And then there are all the peripheral pleasures of living on Manhattan: we’ve seen the Matisse exhibition at MOMA, have tickets for the opening of Don Pasquale at the Met Opera, have tickets to see Al Pacino on stage as Shylock in the Merchant of Venice, etc etc. Plus I’m just 15 minutes walking distance from Columbia and from all the sidewalk bistros on Broadway, and 3 minutes from Central Park where we join the joggers every morning. This is Cloud Nine living on the Upper West Side (which is known to my agent and my Norton editor, who live in Greenwich Village, as “Upstate Manhattan.” ) We love it.

All best wishes,
and think about the invitations below which my Columbia students will be attending.
JTH

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7 Responses to “Hospital Admissions”

  1. Dave Stone Says:

    Think this could get me into Columbia’s poetry program?

    Though my email is very Hospital-full,
    My intention is solely Hospitable.
    I can’t help that it’s true
    That it sucks to be you
    And your life is so wholly Hospitiful.

  2. Michael Tinkler Says:

    This is a piece of work. Or maybe JTH is!

  3. Polish Peter Says:

    Wow. JTH seems to have a little too much free time. The phrase “crackle of intellectual energy in the air is almost visible, like blue fire” is risible.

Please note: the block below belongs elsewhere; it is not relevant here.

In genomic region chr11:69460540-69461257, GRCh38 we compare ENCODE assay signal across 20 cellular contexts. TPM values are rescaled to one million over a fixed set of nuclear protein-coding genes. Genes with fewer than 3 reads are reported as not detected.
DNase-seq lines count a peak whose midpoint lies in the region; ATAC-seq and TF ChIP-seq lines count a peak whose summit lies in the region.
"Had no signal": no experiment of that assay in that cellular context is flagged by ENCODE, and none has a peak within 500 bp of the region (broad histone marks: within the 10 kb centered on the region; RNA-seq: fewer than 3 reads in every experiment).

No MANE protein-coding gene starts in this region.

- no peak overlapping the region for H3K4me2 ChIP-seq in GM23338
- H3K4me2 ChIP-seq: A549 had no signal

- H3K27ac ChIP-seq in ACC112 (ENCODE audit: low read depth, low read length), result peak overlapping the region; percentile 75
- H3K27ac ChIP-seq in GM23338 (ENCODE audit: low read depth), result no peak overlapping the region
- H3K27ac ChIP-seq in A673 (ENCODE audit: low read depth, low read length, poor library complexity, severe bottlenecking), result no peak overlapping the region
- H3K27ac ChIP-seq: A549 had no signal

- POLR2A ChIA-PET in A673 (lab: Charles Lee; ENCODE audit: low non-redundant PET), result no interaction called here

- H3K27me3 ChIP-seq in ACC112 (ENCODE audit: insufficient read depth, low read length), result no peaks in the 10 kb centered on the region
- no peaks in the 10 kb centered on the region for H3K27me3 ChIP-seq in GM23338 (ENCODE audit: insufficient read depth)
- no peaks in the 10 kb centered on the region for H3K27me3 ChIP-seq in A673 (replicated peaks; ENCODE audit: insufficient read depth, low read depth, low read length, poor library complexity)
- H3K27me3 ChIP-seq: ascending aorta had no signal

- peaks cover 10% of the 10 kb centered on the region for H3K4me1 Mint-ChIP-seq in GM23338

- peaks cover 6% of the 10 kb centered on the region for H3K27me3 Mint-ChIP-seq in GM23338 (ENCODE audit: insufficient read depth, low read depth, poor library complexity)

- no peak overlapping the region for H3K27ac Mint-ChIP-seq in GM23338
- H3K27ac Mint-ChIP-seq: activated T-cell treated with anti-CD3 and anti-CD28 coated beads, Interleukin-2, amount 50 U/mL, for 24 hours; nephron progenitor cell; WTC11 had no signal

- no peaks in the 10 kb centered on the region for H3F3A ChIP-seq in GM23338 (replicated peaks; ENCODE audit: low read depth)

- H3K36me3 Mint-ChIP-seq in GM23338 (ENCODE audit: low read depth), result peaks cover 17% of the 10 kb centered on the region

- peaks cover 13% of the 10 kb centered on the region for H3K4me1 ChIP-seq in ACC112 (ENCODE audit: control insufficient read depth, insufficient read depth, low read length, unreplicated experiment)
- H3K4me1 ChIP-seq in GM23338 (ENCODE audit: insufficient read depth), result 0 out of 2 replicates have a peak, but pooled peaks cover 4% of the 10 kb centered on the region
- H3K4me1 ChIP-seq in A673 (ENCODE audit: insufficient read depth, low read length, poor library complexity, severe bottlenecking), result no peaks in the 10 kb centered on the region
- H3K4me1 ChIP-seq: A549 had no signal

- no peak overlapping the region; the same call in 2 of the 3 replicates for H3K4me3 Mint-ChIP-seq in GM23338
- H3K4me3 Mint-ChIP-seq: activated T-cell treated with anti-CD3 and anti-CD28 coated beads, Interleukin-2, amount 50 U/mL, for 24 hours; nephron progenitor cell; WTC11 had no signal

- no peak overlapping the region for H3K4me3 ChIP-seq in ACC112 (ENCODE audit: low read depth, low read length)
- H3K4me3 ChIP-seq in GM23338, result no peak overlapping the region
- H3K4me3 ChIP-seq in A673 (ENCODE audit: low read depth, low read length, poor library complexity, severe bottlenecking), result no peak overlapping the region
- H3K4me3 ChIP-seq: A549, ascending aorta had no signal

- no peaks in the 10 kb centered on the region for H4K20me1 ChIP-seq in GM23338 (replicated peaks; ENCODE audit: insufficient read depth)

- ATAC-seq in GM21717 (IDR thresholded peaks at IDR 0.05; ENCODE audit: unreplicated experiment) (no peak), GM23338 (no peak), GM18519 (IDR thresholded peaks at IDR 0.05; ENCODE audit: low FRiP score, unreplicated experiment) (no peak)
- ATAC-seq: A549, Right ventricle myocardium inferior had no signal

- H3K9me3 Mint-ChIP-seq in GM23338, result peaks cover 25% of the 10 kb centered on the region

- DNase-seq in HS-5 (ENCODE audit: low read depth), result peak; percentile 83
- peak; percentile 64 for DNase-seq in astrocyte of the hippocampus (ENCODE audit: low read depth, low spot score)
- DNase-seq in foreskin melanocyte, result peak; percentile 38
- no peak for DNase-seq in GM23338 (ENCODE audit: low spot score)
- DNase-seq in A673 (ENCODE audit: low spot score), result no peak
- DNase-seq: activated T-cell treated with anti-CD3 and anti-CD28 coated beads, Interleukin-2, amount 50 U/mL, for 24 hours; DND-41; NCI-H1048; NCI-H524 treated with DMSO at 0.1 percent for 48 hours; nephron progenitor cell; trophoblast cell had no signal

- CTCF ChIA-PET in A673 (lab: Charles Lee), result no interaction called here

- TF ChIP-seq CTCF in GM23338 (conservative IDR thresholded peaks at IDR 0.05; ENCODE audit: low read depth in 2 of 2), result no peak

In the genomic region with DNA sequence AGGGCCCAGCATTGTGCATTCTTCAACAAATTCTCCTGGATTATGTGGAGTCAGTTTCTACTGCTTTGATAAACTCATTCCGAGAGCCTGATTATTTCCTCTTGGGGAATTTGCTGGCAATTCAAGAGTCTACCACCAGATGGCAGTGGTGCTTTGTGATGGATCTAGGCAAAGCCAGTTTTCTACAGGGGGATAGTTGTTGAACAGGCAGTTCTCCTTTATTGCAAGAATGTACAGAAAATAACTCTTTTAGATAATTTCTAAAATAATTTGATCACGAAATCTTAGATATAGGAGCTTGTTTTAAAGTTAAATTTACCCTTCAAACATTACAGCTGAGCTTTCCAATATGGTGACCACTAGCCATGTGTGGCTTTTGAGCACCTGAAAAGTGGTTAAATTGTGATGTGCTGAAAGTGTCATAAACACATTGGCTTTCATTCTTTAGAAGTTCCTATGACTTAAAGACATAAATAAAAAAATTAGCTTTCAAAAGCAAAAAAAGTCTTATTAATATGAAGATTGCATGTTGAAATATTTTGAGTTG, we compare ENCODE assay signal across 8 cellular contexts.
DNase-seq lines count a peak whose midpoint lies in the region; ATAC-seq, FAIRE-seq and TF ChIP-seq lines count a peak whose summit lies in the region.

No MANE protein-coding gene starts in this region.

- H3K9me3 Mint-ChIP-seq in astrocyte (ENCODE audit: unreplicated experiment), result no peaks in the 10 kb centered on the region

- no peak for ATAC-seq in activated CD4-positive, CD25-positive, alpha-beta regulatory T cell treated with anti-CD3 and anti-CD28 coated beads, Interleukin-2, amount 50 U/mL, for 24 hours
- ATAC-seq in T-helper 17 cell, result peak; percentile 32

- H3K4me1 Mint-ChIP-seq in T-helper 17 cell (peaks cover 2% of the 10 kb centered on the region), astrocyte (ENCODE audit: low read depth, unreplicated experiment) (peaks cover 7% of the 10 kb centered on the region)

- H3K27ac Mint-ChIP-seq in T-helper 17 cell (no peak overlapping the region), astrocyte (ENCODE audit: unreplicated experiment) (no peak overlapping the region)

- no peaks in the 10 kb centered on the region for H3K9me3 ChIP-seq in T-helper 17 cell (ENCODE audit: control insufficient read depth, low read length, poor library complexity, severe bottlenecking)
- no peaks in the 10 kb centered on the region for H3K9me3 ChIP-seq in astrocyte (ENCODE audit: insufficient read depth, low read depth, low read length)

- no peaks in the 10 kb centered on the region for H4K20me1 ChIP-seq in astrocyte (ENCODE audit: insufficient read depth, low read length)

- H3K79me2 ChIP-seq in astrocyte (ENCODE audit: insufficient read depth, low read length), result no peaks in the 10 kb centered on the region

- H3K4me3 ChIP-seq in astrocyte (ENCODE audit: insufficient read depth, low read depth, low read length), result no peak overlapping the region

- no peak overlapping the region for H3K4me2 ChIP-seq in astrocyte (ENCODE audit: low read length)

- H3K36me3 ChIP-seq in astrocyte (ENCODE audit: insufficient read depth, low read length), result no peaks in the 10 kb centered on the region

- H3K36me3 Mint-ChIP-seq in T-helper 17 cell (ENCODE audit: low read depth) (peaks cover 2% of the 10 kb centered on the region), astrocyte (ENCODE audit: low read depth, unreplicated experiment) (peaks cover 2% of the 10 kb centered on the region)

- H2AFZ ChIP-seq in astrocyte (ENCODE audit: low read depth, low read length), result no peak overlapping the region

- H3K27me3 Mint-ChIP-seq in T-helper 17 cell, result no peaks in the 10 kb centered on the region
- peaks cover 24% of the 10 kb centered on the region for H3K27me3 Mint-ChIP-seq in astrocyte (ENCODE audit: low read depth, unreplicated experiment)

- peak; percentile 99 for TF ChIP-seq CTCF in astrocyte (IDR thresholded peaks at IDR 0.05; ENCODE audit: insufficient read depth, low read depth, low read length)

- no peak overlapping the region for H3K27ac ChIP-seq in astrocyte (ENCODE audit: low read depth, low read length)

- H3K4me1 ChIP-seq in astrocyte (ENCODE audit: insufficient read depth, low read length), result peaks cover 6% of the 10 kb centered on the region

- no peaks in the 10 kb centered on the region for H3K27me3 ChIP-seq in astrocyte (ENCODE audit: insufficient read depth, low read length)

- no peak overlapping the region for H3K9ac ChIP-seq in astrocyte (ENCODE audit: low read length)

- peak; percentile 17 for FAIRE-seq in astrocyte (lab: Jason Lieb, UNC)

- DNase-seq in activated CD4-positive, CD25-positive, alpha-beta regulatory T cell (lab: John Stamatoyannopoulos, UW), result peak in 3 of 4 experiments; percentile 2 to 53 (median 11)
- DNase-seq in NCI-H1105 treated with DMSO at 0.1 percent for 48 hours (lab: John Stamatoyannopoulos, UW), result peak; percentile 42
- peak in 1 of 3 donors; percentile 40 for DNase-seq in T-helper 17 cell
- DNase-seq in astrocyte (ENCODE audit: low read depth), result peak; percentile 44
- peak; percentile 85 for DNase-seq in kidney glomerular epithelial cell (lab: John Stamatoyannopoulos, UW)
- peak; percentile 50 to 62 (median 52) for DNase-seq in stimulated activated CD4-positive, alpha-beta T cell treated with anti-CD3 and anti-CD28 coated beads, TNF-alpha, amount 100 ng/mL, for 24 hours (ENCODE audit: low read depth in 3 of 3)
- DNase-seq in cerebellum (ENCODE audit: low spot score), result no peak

Actually, the Polish Peter household has received Christmas letters like the Easterbrook parody that were not parodies. In response, I once composed a parody letter that portrayed the most mundane events as landmark accomplishments, but my family thought better and suppressed it lest we alienate all our holiday correspondents.

  4. Margaret Soltan Says:

    Polish Peter: I think Princeton, NJ (like, say Palo Alto, CA – and indeed like Easterbrook’s and my Bethesda, MD) may be one of the few places from which Easterbrook parodies that are not parodies would indeed issue.

    While Les UDs haven’t received letters, they’ve certainly been, in social settings, on the receiving end of extended Easterbrook parodies that were not parodies.

  5. Polish Peter Says:

    Actually, the most extreme examples came from California and Tennessee!